Andy Dalton learning Bears, Matt Nagy's offense quickly

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Nagy on Dalton's fire: 'He'll get pissed... I like that' originally appeared on NBC Sports Chicago

When the Bears signed Andy Dalton, fans and pundits alike dug into his game to see what he would bring to the offense. People mention his reliability, his relative lack of mobility. You hear about his ability to take care of the football, but also his limited ceiling when it comes to creating explosive plays. But something we don’t hear often is how a quarterback like Dalton can affect Matt Nagy’s offense specifically.

“For us to be able to see, ‘Ok, what does Andy do well?’ We’re starting to see that already now that we’re out on the grass,” Nagy said following Wednesday’s OTAs. “You could see this kid, when I say kid, you know, Andy, he is doing a great job of making anticipatory throws, throwing the ball early. If there’s one thing that these wide receivers are going to come out of this OTAs from and obviously from training camp, too, they’re going to see that when that ball is supposed to be there, that ball is gonna be there, so they better get ready to put their hands up to catch it. You better be at the right spot, at the right depth, and be doing your route adjustments accordingly. I think it really is impressive with how much he’s digested this playbook already and now he’s doing it with these players.”

In any offense, the ability to throw a guy open is essential. Holes in a defense open and close quickly, so that anticipation is necessary for a QB to succeed in the NFL. What’s unclear from Nagy’s praise for Dalton is whether he is truly exceptional at throwing the ball on time (meaning early), or if that’s one last dig at Mitchell Trubisky and Nick Foles inability to execute similarly last season.

In either case, Dalton says he’s already made great headway in terms of learning Nagy’s offense.

“As soon as I signed here, I was already starting to learn the offense,” Dalton said. “Fortunately, having been around, I think this is my seventh coordinator of my 11 years, I know how to adjust to a new offense. So to start from the beginning, I was trying to make sure I was on the same page, making sure that if I had any questions to reach out so that when we got to this time of year I wasn’t having to get so many questions answered and see how things were going. I’ve been in this and trying to learn and I feel really comfortable with everything we’ve done so far.

Nagy’s teaching style in particular may be one reason why Dalton’s transition into the offense has gone smoothly so far.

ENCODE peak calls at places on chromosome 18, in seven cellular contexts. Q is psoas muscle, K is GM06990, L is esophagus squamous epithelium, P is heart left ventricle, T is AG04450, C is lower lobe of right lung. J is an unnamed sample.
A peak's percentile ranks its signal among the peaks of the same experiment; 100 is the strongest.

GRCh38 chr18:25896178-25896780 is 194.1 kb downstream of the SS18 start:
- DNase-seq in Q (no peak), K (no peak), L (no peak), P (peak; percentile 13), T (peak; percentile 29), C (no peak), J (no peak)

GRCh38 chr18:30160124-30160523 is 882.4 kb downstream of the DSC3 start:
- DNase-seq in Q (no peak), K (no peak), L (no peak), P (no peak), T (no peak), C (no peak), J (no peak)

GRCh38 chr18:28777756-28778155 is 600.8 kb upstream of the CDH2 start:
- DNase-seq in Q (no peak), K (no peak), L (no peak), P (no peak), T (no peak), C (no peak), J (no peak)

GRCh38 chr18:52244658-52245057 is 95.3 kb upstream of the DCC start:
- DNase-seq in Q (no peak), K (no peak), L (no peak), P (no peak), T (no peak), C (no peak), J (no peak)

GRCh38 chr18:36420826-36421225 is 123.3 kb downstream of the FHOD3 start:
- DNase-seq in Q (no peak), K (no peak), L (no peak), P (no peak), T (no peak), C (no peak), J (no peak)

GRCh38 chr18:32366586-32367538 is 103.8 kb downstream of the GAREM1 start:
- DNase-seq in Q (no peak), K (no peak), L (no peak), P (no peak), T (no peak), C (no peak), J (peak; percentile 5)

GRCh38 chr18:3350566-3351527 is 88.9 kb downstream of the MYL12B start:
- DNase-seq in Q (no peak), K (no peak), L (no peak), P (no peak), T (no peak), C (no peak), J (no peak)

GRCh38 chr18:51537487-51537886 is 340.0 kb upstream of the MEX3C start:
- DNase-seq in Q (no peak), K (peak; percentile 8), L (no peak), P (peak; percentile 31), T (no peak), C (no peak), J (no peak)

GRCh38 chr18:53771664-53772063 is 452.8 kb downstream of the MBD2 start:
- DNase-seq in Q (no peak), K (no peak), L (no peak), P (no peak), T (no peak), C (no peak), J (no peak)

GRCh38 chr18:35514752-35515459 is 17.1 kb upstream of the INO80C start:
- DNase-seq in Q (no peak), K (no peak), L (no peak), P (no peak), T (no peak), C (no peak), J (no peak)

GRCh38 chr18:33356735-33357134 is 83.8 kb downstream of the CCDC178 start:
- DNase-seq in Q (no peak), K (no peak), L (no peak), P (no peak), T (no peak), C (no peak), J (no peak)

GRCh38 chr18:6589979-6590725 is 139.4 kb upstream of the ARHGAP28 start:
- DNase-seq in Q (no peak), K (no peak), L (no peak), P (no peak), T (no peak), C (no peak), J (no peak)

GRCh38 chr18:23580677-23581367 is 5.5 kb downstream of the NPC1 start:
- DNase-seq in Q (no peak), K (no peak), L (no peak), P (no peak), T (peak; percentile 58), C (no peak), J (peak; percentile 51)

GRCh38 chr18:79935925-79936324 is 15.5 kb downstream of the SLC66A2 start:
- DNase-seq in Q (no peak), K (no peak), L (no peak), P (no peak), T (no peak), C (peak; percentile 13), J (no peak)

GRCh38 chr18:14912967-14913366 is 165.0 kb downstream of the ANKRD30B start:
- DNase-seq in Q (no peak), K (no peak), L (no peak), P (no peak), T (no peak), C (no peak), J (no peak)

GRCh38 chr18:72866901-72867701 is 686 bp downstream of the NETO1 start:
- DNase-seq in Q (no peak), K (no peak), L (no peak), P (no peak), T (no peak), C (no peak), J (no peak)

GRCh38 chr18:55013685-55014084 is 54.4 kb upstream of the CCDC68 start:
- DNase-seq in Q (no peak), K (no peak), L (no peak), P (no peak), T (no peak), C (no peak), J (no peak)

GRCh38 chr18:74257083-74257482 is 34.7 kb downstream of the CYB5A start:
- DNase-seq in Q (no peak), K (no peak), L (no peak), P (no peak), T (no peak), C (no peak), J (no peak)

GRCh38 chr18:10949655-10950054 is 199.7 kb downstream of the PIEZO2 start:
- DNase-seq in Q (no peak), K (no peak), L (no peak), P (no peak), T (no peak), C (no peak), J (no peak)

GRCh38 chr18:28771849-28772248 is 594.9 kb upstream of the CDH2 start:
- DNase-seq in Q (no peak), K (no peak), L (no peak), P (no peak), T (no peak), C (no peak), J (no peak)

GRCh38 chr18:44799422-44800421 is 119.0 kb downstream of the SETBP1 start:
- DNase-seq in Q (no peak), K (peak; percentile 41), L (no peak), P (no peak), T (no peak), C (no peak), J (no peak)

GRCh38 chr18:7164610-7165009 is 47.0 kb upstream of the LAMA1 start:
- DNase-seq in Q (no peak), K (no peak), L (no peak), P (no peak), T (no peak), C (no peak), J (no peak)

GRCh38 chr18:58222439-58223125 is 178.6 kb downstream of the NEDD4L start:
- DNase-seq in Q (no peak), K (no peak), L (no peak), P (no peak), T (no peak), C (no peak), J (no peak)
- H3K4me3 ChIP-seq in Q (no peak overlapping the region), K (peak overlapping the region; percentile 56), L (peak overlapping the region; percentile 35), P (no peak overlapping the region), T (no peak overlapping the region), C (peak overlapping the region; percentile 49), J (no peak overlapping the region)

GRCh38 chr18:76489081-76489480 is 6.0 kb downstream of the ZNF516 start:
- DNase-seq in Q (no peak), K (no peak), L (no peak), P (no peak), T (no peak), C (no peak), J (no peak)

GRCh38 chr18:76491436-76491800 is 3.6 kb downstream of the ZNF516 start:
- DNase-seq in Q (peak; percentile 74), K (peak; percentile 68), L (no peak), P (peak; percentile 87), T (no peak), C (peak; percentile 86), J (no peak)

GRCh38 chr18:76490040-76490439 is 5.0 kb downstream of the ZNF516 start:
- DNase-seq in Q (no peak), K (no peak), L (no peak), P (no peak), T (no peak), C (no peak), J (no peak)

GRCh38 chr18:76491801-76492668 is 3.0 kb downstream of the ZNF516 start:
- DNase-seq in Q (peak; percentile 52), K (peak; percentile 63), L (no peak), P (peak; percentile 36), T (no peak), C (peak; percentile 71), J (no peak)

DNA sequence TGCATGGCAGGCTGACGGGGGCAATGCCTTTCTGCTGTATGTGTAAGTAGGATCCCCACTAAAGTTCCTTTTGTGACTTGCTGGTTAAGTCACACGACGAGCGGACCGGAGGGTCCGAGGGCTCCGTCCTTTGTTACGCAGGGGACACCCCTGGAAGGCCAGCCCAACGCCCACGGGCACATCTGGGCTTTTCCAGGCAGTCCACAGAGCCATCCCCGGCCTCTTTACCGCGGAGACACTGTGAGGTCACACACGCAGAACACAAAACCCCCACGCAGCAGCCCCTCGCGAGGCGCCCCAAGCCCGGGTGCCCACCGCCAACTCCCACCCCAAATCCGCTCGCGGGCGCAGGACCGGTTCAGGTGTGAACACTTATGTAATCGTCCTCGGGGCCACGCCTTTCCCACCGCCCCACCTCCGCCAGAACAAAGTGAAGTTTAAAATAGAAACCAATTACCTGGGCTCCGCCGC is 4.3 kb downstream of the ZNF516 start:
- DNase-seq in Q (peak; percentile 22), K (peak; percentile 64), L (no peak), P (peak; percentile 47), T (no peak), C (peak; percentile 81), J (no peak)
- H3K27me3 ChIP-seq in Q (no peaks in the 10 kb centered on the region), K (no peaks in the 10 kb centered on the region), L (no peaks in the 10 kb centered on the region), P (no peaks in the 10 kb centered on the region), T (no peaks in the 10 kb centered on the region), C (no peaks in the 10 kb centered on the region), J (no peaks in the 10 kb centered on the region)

“It’s been fun to see Matt install all the plays and just to hear the way that he’s gone about talking about every read that we have, every progression,” Dalton said. “This is why we’re calling it, this is what we’re doing. Just his teaching. That’s what this time of year is for, it’s for the teaching, and Matt has done a great job.

“All these coaches are doing an awesome job of getting everybody to be on the same page and not thinking so much when we’re out there and teaching why we’re doing certain things.”

With Dalton things up quickly, Nagy says that learning trickles down to the Bears’ young receivers and Justin Fields too.

“You get a guy like that, like Andy, that can help Justin, too, and explain to him why he was early — meaning Andy — on a throw,” Nagy said. “Like for instance, all-go’s special, four verts, and you’ve got to cover one-high safety over the top, and you’ve got a nickel defender playing the flat. And you know that. You see it and you understand it. You already know you’re gonna look the safety off and throw it to the seam up the middle, or up the numbers. He knows that.

“Well, if he’s throwing that early and if those guys don’t get to that spot in cover-3 and they’re not looking for the football, they’re gonna get hit in the head. So he’s throwing them open, whereas some other guys might not have that right away until they get more reps. I think just experience, starter experience that Andy has is a big part of this and what he’s doing. And then you see it out here on the field.

“So for us, we have a lot of young wide receivers, and so there’s seeing that if you don’t get your tail to that spot, he’s gonna throw the football, and if you’re not there and it’s an incompletion and it’s your fault. Then we’ve got to figure out, are we going to keep letting that happen or are we going to get somebody else.

“That’s what I think is neat to see and Andy, he’s got red hair, too, so he’s like, he’s got that fire. He’ll get pissed now and tell you if you do something wrong. He’s gonna tell you. I kind of like that.”

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